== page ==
Once you’re done, you’ll have your service code right next to your client code:

You can build your mobile app’s client and service code together in a single project

Not only does this make it very convenient to build and test your entire end-to-end, but we also dropped a little extra something into your app’s build.gradle file:

The android-endpoints configuration build step in your build.gradle file creates a client-side library for your server-side endpoint

The updated Gradle file will now create a library for use in your app’s client code that changes when your service API changes. This library lets you call into your service from your client and provides full code completion as you do:

The client-side endpoint library provides code completion and documentation

Instead of writing the code to create HTTP requests by hand, you can make calls via the library in a typesafe manner and the marshalling from JSON to Java will be handled for you, just like on the server-side (but in reverse, of course).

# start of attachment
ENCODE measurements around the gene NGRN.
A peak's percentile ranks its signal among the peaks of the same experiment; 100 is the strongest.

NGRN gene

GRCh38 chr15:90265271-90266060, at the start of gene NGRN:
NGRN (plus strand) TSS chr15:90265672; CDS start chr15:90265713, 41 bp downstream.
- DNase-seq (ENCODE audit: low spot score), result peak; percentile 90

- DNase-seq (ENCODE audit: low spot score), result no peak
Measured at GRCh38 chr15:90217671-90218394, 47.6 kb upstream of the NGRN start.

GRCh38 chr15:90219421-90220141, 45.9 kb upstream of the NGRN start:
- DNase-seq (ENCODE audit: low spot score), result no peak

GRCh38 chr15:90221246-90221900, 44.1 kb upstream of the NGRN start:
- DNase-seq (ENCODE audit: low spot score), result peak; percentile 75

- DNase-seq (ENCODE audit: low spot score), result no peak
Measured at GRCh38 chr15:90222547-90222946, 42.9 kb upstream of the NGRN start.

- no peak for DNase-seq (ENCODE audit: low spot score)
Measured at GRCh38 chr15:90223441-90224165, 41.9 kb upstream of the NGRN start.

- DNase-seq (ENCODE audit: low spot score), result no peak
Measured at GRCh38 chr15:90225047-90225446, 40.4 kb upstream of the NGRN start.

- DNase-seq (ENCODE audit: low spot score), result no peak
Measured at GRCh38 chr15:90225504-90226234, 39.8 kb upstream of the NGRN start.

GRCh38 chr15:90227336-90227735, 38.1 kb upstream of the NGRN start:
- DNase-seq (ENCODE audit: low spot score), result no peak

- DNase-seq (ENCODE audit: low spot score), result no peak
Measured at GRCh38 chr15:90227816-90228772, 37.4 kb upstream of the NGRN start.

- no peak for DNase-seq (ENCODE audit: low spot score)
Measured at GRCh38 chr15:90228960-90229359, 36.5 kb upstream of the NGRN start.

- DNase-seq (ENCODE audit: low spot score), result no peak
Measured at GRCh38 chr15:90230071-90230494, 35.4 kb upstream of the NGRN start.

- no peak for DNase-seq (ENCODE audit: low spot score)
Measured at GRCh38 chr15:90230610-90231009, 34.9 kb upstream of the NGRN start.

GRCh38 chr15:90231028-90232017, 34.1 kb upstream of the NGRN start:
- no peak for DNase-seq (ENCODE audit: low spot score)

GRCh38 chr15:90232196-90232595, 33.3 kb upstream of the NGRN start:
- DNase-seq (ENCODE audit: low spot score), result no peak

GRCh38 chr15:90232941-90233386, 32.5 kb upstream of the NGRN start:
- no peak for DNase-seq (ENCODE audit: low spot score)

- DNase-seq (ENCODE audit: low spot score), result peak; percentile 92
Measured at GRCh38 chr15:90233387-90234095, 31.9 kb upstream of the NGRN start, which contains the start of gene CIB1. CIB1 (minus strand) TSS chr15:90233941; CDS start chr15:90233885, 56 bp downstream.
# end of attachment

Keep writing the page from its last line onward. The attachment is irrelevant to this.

Endpoints Error Detection

Meanwhile, back on the server-side, as you make changes to your endpoints, we’re watching to make sure that they’re in good working order even before you compile by checking the attributes as you type:

Cloud Tools will detect errors in your endpoint attributes

Here, Cloud Tools have found a duplicate name in the ApiMethod attribute, which is easy to do if you’re creating a new method from an existing method.

Creating an Endpoint from an Objectify Entity

If, as part of your endpoint implementation, you decide to take advantage of the popular Objectify library, you’ll find that Cloud Tools provides special support for you. When you right-click (or control-click on the Mac) on a file containing an Objectify entity class, you’ll get the Generate Cloud Endpoint from Java class option: